Docker + Development = Optimized Container Performance
We are living in a world of intricately designed ecosystems. And application development ecosystems are no exception. Application deployment is an integral part of any software development process and the selection of software-hardware recipes is an important aspect of these processes. Not long ago everyone in the storage and data centre world was talking about, “How virtual machines are transforming the space?” And now containers are slowly taking over the baton.
Container vs. VM dilemma
Both virtual machines and containers are fairly old terms that could be stretched back to the 70s. If you see container evolution timeline, 2001 was the year when containers joined hands with Linux and VServer project was created, which marked the start of containers getting into the mainstream. Virtual machines have always been a popular choice, but in the past decade, the competition is heating up. So, what is best for your application servers? The truth is only you can answer this question. Because there are several aspects that need to be considered, which change for every other scenario. VMs eat up lots of resources of your infrastructure, whereas containers require an operating system, supporting programs and libraries, and system resources to run a specific program. Of course, VMs have their advantages when it comes to running multiple applications on multiple operating systems and the security of your system; plus, you don’t have to worry about the operating systems you are using for the bundle of applications. But if you are looking for a number of similar applications or copies of applications with minimum servers, go for containers. Security is the only thing you need to keep a closer watch on.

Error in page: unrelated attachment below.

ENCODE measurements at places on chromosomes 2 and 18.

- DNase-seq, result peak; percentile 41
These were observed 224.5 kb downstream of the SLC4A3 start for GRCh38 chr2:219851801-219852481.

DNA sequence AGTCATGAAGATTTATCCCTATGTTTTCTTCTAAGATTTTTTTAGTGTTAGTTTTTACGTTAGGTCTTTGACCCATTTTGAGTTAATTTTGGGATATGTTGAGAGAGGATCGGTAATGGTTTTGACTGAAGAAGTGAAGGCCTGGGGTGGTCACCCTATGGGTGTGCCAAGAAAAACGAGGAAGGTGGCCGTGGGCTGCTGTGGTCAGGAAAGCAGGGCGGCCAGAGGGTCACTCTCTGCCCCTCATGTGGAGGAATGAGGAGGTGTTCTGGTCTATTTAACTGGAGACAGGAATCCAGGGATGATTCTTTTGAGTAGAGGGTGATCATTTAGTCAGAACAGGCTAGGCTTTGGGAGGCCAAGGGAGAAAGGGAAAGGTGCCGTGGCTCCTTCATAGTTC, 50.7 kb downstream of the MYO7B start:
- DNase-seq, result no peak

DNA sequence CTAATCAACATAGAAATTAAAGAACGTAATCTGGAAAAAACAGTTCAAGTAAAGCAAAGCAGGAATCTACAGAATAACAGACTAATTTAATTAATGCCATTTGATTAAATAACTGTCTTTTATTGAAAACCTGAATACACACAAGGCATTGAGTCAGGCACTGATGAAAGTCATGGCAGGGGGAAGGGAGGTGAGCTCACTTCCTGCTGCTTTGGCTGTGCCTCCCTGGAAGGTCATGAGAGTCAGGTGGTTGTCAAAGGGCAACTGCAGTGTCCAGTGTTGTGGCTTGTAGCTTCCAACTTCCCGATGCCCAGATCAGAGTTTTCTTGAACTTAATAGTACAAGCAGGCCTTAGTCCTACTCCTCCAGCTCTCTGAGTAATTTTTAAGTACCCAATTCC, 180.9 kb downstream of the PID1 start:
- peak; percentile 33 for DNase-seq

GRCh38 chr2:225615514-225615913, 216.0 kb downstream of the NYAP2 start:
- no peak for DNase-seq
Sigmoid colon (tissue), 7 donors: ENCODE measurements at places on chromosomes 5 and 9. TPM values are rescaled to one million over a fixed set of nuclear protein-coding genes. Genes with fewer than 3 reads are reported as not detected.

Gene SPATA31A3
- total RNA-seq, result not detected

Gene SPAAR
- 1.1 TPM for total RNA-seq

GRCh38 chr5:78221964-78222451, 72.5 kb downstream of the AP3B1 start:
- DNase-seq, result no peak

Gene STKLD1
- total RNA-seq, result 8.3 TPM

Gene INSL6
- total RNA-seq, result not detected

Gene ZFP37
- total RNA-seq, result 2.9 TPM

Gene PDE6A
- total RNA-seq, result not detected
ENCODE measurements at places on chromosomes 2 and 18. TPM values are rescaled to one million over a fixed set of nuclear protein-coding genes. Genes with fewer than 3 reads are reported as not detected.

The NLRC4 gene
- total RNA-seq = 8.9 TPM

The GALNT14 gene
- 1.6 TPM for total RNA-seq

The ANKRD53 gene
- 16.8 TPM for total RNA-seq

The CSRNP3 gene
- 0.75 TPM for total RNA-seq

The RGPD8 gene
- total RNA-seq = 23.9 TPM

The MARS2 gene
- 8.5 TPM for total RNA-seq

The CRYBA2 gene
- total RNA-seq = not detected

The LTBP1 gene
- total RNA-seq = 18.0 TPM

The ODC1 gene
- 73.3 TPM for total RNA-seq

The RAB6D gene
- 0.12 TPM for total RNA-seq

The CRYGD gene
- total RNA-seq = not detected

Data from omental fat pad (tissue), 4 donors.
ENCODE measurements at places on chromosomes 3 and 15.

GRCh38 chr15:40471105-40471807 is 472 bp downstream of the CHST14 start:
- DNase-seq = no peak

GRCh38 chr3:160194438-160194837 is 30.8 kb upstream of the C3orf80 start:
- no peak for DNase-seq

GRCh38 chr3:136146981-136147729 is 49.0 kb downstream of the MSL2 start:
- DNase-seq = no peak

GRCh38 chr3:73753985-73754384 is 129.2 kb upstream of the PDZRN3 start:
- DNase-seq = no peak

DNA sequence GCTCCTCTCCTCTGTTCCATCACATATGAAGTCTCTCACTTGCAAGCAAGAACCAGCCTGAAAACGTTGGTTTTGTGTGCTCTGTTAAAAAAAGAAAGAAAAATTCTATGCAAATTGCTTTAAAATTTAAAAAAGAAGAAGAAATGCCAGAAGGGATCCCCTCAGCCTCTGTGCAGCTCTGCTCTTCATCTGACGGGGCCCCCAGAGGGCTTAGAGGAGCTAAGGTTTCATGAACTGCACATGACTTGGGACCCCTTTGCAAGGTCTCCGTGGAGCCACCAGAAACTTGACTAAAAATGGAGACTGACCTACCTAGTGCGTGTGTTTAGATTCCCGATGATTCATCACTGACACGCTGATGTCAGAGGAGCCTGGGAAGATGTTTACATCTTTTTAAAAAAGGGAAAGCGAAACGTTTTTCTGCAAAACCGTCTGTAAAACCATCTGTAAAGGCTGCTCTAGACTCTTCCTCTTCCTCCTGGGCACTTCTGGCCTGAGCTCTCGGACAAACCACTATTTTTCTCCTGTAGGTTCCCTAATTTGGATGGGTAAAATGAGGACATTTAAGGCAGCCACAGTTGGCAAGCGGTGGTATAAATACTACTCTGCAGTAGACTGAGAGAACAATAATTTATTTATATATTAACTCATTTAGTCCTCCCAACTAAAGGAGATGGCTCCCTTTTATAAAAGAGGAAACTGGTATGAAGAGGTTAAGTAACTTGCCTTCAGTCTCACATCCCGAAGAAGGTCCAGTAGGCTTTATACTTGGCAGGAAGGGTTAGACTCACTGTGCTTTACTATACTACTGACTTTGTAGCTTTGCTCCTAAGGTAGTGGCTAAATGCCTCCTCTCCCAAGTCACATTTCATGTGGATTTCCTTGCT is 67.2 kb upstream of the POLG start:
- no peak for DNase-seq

Why is Docker so popular?
In 2013, dotCloud introduced an internal project to maintain their container technology which later was made open-source and what we now call “Docker”. Since the introduction of Docker, the containers are receiving a lot of traction. There are a number of answers to why Docker is so popular and how it is accelerating the container movement. The first and most important is security. Docker has made it safe to deploy and use containers. Namespace for isolating containers, control group configuration to limit resource usage, use of containers security scanners like Clair, removal of SUID flags from images and using images from trusted sources are some of the measures you can take to make sure your containers remain safe and sound. According to Solomon Hykes, Founder and CTO of Docker, Docker is working with the likes of Google, Red Hat, Canonical, and almost all the major powers in container space on its open-source component libcontainer.
Docker can bring out the best of your development environments plus you can combine it with tools like Chef, Puppet, Ansible, Saltstack, Bamboo, etc., for your DevOps practices. And irrespective of the local host environment, Docker can enable your host to run multiple development environments considering they have the same operating systems and configurations. You can create ready-to-run containerized applications in a matter of time, which gives you a lot of time to think about your deployment and management. Docker is fast, uses minimum resources, and can handle a number of containers at the same time, and that is what makes Docker popular.
Docker for Developers
A lot has been written, said, and implemented on the deployment abilities of Docker. But that is just one side of the coin. Docker is not just a great deployment tool but it is equally good for development. With Docker, you can build your own containers, package them with ready-to-run applications, distribute them, build your own images or use readily available images, build a local development environment, create, start, modify, stop, and destroy with short commands issued through Docker client to a server.